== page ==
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Saints take charge in the MAAC

Saints take charge in the MAAC

Halfway through the Metro Atlantic Athletic Conference season, Siena isn’t doing anything halfway.

The only time the Siena Saints haven’t picked up their feet lately is when they’re stepping on your neck.

Halfway through the Metro Atlantic Athletic Conference season, Siena isn’t doing anything halfway.

In a much-anticipated high-noon matchup against second-place Niagara on Saturday, the Saints ganged up on the Purple Eagles and walked away with an 82-65 victory in front of a sellout crowd of 7,980 at the Times Union Center.

Siena improved to 9-0, the first MAAC team to do so since the conference expanded to 10 teams in 1997.

The Saints (15-5 overall) made 10 of their first 11 shots, never trailed and finished the game shooting a tidy 60 percent (36-for-60), the first time they’ve done that since a 115-103 victory over Iona in 1995, when Siena was 39-for-64 (60.9 percent).

The Saints have won in a variety of ways, but the troubling development for the rest of the MAAC in the last two games — against two of the best teams in the conference — is that Siena has run out to big leads from the opening tap and has maintained the advantage right through to the end.

This time, the Saints took a 24-11 lead midway through the first half, and although Niagara (5-3, 14-6) got within three early in the second half, Siena never allowed the Purple Eagles to make a real game-changing run.

“We don’t want to ever let a team think they can hang with us, or they can beat us,” junior forward Edwin Ubiles said. “We want to jump on them from the start. We want to push the lead as far as we can, and make it tough for them to come back and have them pressing us.”

“Well, I hope we’re a better team than that,” Niagara head coach Joe Mihalich said. “Clearly, when you play a team as good as Siena, you don’t have a lot of room for error. They beat us every which way. Offensive end, defensive end, they did everything better than us. Sometimes, it’s just that simple.”

The Saints were ruthless.

They attacked the middle of Niagara’s defense and got easy shots by driving the ball in the halfcourt, running in transition and posting up.

Sophomore center Ryan Ross­iter, who made all seven of his shots and all four of his free throws, was in the middle of pretty much all of it, filling up the stat sheet with 18 points, 12 rebounds, five blocks, three assists and two steals.

He got all the help he needed, and some.

Ubiles scored 20 points on 9-for-12 shooting, Alex Franklin had 15 points and eight rebounds and Kenny Hasbrouck was 6-for-9 for 13 points.

Those three and Rossiter combined to shoot 29-for-39 (74.3 percent).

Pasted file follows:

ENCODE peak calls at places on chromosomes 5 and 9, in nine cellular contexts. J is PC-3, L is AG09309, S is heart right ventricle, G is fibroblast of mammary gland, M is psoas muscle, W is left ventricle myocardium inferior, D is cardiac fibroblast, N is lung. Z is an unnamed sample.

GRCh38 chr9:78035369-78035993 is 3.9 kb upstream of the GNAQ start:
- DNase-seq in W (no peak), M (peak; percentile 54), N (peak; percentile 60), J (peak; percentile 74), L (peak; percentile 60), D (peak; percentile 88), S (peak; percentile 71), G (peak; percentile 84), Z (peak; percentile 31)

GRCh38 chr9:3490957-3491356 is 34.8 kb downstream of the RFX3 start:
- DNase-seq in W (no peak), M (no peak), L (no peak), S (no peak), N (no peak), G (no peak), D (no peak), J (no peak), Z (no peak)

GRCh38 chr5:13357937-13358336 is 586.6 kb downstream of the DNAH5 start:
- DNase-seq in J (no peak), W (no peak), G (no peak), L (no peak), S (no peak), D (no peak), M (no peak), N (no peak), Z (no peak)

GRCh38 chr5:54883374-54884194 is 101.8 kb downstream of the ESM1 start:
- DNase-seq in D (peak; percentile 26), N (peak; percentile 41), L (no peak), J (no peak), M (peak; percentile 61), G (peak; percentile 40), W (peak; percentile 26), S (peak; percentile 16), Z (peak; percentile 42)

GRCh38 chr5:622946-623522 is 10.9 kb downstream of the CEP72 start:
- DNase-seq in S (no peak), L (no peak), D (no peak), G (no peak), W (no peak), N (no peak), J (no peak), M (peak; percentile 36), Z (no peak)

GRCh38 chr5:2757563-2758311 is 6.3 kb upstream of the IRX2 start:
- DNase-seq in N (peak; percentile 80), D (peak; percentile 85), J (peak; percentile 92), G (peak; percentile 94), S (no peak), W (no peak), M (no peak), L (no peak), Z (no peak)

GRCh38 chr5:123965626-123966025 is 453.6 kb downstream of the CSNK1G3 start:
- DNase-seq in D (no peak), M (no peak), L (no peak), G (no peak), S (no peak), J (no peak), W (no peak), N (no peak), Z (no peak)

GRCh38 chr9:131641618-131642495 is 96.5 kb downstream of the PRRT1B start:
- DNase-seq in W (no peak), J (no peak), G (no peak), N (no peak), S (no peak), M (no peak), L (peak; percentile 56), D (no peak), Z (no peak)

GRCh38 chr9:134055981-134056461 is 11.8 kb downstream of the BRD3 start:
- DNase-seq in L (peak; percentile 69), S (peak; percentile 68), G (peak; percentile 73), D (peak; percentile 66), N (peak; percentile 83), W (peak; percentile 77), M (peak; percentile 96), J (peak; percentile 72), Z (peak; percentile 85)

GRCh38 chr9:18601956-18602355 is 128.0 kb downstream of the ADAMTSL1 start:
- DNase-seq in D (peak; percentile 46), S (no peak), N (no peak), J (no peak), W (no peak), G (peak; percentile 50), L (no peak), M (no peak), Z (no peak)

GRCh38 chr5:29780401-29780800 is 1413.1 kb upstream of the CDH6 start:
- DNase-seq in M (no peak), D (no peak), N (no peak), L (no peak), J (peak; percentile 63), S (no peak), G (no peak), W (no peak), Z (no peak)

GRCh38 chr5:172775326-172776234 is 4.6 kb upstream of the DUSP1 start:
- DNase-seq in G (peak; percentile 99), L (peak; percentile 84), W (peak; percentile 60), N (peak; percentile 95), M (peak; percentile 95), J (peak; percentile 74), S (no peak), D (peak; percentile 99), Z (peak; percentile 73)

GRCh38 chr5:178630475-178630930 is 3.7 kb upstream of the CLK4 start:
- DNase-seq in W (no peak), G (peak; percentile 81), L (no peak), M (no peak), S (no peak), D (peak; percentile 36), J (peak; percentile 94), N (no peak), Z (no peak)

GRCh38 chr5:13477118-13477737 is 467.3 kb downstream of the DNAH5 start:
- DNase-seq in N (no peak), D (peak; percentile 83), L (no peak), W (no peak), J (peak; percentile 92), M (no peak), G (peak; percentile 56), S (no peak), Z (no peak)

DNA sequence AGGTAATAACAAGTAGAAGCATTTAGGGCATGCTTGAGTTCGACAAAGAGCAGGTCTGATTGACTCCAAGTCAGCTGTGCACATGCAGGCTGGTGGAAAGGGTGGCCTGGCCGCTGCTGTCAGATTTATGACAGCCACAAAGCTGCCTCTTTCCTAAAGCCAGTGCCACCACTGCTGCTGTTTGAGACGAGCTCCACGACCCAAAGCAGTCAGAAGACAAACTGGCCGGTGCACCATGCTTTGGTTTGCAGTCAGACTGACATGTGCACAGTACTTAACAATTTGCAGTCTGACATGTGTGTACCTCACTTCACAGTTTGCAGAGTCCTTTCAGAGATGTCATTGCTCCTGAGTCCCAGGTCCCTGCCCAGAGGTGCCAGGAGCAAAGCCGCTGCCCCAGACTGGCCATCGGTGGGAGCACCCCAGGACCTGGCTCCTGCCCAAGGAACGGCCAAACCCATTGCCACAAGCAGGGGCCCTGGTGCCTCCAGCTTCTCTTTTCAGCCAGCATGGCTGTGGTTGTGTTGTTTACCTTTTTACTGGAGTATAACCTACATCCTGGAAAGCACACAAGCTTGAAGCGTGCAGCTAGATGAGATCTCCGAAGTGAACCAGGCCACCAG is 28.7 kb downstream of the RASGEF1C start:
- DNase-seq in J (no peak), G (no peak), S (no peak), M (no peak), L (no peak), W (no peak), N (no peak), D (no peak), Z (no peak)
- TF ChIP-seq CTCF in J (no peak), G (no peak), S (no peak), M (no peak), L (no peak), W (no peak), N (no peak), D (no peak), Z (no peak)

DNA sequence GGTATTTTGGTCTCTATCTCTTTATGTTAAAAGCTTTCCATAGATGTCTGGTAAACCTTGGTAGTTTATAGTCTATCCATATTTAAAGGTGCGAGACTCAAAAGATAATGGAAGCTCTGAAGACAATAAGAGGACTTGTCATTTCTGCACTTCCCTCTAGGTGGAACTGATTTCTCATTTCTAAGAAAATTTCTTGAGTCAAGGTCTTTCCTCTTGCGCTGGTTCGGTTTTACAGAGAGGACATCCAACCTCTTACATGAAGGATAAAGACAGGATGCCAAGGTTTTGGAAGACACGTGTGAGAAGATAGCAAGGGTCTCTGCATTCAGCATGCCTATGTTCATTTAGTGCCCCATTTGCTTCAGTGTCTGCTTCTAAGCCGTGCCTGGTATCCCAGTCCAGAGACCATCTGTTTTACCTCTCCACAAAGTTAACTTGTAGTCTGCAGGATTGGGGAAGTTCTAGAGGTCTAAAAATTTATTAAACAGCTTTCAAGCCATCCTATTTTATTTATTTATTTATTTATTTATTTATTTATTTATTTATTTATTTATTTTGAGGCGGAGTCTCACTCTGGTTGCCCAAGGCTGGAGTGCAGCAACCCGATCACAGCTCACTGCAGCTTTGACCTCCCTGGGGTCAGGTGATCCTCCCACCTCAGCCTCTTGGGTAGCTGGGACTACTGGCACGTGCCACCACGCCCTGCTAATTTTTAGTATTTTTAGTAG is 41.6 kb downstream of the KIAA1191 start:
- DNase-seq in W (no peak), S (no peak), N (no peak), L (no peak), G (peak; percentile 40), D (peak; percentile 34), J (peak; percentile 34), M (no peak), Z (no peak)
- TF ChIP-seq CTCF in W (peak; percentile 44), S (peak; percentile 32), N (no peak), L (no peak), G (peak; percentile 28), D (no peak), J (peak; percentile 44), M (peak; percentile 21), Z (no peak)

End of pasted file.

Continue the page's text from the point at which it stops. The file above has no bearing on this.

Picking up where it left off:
Niagara, meanwhile, didn’t get much offense from the peri­meter, which meant they had to rely on center Benson Egemonye (18 points) and little-used freshman Austin Cooley, who had 24 total points in 17 games coming in, but scored 13 in 26 minutes, including 10 in the first half.

In the second half, Siena held the Purple Eagles to 30.8 percent from the field.

“We defended them, and you have to, because that’s a potent offensive team,” Siena head coach Fran McCaffery said. “They’ve got a lot of different offensive weapons, and they come at you. We were ready for that kind of game today.”

Rossiter scored the first two baskets of the game, on a high-low pass from Franklin and a dunk off a snappy pass from the three-point arc by Ubiles.

Ubiles appeared to have an easy one inside, missed it, then easily put it right back in for a 6-1 lead. In the first 81⁄2 minutes of the game, that was the only miss by Siena, which took a 20-11 lead, then extended it to 24-11 on a floater by freshman Kyle Downey and an easy driving finger roll by Ubiles.

He and Rossiter each finished with 10 points in the first half as Siena took a 42-36 lead.

Tyrone Lewis’ three got Niagara within 44-41, but Siena went on a 15-5 run finished by a thunderous dunk from the weak side by Franklin off a pass by Rossiter out of a double team. That made it 59-46, and the Purple Eagles never got closer than eight the rest of the way.

“We knew they kept their center, Egemonye, to stay back a little bit, so that gave me more room to work, and we knew they were

going to double the post a little bit, so we were prepared for it,” Rossiter said.

“They’re an aggressive team, so we knew they were never going to give up,” Franklin said. “We kind of were expecting them to come and come and come, but we did a good job of executing and kept attacking them, and that’s why the run never came.”

“When they had open shots, they made them, when they needed to get a rebound, they got it, when they needed a dribble-drive to the basket, they did it,” Mihalich said. “At the other end, we did not do that.”


Benn 4-8 2-4 10, Egemonye 8-13 2-2 18, Garrison 1-1 0-0 2, Lewis 3-15 0-0 8, Nelson 5-12 1-1 11, Cooley 5-14 0-0 13, Williamson 1-4 0-0 3, Gordon 0-1 0-0 0, Edwards 0-0 0-2 0. Totals: 27-68 5-9 65.

SIENA (82)

Rossiter 7-7 4-4 18, Franklin 7-11 1-5 15, Ubiles 9-12 2-2 20, Moore 1-7 0-0 2, Has­brouck 6-9 0-0 13, Downey 2-5 2-3 6, Jackson 3-8 0-0 6, Wignot 1-1 0-0 2. Totals: 36-60 9-14 82.

Halftime: Siena 42, Niagara 36. Three-point goals: Niagara 6-23 (Benn 0-1, Lewis 2-8, Nelson 0-1, Cooley 3-9, Williamson 1-4); Siena 1-9 (Moore 0-3, Hasbrouck 1-2, Downey 0-1, Jackson 0-3). Rebounds: Niagara 32 (Egemonye 8); Siena 37 (Rossiter 12). Assists: Niagara 13 (Nelson 10); Siena 12 (Moore 5). Total fouls: Niagara 16; Siena 9. Technical fouls: Niagara coach Joe Mihalich. Attendance: 7,980.

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